M Sharp

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M#
Msharp logo.png
Paradigm multi-paradigm: structured, object-oriented, event-driven, procedural, meta
Designed by Geeks ltd.
Developer Geeks ltd.
First appeared 2012
Typing discipline static, dynamic
License proprietary
Website http://www.msharp.co.uk/
Major implementations
Visual C#, .NET Framework, ASP.NET, Domain-specific language

M# (pronounced em sharp) is a code generation tool that is being marketed as a Domain-specific language that can be used to create Websites and Web Applications and its main goal is to reduce the time necessary for creating these by hand.[1] M# "language" acts as a Code generator and translates entities and page definitions to ASP.NET Web Forms and C# code which in turn form the User interface and Business logic layer of the application.

Design goals[edit]

According to its official website[2] these are the motivations behind creating M#:

  • Reducing time of development
  • Better quality code
  • Reduced human errors

Name[edit]

M# generates codes that is mainly in the C# programming language. Since "sharp" suffix has been used by a number of other .NET languages, M# followed the same convention.[3]

Syntax[edit]

M# uses its own IDE which is a web-based application. Inside that a user can type, select from suggestions (Intelli-sense) or use the mouse to define the entities or user interface modules.[4] An example would be a form module that has two buttons (Cancel and Save) and displays a Key and a Text field. The Key field is read-only and the Save button adds a content block to the database:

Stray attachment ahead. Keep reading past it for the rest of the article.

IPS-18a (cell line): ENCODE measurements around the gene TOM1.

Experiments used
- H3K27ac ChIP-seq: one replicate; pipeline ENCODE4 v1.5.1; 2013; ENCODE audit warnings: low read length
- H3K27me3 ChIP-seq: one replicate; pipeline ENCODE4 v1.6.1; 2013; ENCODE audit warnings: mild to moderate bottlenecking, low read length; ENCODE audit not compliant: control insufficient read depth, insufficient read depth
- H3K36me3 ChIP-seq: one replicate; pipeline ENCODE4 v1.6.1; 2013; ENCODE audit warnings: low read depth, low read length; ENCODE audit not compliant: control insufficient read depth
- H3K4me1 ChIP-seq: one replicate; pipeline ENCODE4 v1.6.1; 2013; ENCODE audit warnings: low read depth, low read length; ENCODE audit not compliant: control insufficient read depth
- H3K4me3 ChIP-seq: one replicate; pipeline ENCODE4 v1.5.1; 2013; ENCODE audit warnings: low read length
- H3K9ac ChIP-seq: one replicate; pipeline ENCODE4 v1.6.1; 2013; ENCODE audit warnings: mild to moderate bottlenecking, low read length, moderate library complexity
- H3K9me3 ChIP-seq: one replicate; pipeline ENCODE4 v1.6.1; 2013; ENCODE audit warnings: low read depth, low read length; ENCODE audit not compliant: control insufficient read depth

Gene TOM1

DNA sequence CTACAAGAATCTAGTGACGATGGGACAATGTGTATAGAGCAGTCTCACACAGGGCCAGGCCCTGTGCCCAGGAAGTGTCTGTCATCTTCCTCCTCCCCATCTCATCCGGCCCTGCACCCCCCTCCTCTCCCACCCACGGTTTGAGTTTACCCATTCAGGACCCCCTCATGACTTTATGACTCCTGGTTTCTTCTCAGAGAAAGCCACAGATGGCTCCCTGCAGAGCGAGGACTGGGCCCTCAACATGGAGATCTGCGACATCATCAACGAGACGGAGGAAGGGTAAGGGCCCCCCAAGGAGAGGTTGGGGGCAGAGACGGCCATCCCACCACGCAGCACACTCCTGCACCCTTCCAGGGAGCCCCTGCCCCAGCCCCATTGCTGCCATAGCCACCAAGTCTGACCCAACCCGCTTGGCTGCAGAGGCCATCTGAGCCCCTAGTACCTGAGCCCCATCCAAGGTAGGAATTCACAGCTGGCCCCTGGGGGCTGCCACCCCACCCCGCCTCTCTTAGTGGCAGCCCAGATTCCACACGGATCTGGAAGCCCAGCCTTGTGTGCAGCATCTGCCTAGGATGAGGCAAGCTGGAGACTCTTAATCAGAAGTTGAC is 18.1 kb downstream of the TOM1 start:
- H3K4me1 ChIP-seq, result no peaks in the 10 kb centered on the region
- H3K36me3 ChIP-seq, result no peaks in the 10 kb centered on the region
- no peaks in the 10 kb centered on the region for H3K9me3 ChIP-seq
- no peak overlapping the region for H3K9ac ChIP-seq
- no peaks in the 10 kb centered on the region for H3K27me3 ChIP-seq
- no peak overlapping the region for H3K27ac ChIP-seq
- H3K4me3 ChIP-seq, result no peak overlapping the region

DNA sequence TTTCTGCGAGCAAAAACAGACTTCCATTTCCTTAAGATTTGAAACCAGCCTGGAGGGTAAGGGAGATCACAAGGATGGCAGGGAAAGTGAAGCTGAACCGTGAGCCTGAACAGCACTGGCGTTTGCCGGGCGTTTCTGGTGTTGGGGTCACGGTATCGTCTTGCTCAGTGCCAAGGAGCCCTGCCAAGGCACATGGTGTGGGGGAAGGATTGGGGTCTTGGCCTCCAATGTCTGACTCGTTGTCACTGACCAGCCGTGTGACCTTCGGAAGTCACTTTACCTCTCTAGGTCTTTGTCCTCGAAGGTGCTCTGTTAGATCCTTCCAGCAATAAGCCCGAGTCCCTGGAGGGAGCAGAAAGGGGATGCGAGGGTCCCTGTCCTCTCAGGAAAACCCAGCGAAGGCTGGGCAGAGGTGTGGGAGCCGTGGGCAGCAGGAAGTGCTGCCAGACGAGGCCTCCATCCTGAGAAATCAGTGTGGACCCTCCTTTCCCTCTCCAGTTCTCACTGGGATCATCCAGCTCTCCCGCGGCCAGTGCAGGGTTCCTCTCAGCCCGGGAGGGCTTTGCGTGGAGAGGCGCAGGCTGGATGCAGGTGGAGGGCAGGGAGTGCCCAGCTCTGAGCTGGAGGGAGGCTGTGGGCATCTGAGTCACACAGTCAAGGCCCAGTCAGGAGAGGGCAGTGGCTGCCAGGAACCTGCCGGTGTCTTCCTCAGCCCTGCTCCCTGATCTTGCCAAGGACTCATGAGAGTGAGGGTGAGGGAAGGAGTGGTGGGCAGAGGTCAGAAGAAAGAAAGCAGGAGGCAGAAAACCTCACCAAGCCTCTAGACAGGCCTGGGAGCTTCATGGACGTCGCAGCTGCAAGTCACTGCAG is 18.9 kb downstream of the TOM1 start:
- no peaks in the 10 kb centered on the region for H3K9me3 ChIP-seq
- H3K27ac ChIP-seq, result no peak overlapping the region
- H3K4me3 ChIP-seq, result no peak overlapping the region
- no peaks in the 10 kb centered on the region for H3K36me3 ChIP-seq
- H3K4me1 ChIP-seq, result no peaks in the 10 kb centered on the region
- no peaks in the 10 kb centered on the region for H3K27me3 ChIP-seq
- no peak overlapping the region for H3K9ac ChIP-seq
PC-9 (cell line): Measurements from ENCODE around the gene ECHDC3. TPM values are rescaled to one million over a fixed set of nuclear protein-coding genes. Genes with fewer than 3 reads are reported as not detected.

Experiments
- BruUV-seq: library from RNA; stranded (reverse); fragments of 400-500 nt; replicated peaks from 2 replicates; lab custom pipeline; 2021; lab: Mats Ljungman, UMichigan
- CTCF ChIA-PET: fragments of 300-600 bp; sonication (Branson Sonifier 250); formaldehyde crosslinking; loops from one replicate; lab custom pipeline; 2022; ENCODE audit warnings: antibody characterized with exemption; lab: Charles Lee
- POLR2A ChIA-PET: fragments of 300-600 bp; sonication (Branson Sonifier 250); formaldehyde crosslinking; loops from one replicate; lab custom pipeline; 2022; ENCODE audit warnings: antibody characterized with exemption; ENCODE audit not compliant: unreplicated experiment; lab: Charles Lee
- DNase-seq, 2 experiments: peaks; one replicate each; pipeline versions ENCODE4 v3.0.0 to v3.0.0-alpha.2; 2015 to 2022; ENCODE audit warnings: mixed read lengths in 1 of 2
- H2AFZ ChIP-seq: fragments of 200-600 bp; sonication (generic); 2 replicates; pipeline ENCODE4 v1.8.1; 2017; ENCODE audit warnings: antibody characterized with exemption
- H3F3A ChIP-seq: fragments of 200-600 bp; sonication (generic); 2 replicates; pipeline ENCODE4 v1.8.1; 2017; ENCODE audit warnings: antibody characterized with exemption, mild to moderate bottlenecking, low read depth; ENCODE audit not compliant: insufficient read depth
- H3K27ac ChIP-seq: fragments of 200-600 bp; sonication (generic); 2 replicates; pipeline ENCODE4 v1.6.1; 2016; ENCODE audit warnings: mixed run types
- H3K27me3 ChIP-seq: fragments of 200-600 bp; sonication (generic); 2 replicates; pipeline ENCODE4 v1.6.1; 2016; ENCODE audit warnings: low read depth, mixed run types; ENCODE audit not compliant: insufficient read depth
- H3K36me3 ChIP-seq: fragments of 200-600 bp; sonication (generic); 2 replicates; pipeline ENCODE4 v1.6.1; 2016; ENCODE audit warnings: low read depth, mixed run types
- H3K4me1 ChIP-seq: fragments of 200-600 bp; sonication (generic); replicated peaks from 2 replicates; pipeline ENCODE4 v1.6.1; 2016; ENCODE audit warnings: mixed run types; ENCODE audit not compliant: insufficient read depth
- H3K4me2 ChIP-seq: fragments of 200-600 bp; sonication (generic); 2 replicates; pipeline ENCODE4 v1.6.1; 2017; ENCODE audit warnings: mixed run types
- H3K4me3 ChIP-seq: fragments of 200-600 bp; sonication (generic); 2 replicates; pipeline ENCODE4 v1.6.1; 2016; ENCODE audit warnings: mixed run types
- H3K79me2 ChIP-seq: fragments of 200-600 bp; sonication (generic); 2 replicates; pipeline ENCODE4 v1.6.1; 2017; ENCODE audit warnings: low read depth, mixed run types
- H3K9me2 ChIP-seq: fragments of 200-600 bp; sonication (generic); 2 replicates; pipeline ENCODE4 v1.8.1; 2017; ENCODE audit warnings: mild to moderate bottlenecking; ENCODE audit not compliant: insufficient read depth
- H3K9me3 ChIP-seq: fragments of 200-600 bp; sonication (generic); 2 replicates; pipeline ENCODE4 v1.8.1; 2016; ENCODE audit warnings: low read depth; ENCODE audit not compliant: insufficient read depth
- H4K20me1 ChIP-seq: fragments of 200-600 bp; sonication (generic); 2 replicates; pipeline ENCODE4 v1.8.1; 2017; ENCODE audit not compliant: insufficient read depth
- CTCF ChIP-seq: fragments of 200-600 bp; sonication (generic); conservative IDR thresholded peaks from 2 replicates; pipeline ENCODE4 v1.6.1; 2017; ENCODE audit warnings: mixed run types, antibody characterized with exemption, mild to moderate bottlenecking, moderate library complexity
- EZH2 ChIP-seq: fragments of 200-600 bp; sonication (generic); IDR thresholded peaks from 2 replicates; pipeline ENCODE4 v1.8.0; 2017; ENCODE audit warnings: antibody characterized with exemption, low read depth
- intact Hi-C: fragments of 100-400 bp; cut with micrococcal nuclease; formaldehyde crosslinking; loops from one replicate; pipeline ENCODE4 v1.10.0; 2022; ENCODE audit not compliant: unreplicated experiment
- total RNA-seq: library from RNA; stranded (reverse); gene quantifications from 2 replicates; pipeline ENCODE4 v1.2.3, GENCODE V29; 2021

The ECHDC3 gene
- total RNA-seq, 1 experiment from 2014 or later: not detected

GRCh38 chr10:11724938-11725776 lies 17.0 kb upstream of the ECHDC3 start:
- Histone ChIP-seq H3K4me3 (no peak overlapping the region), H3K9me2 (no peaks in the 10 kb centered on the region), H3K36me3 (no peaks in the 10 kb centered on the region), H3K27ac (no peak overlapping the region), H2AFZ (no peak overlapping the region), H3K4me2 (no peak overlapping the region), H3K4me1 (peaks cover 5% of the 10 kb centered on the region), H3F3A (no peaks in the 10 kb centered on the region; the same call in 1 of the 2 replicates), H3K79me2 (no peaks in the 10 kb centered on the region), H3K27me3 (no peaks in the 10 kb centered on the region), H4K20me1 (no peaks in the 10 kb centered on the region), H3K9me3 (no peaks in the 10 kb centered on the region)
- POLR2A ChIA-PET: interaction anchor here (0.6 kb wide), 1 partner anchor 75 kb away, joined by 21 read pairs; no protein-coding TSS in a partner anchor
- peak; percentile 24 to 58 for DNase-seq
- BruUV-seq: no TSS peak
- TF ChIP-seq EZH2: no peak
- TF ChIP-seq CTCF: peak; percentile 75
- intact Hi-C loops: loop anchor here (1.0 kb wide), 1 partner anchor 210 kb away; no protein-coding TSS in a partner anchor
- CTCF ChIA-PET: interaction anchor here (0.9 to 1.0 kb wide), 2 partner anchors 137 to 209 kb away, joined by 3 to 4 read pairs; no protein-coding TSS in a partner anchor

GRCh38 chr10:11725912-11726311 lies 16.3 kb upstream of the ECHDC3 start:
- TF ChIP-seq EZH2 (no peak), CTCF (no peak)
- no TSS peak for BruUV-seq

A form module

Internally M# keeps this module definition as an JSON file (metadata) and at the time of a build it will generate C#, ascx and ascx.cs files. From that moment XML or M# is not necessary to render the module or to be installed on the machines that will serve the page.

References[edit]

  1. ^ "The end of offshoring?". Business Reporter. 
  2. ^ "Why M#?". Retrieved 18 May 2013. 
  3. ^ Modelling languages for the "Solution Domain"; Productivity rules!. Code Generation. 2011. 
  4. ^ "Understanding M#". Retrieved 26 May 2013. 

External links[edit]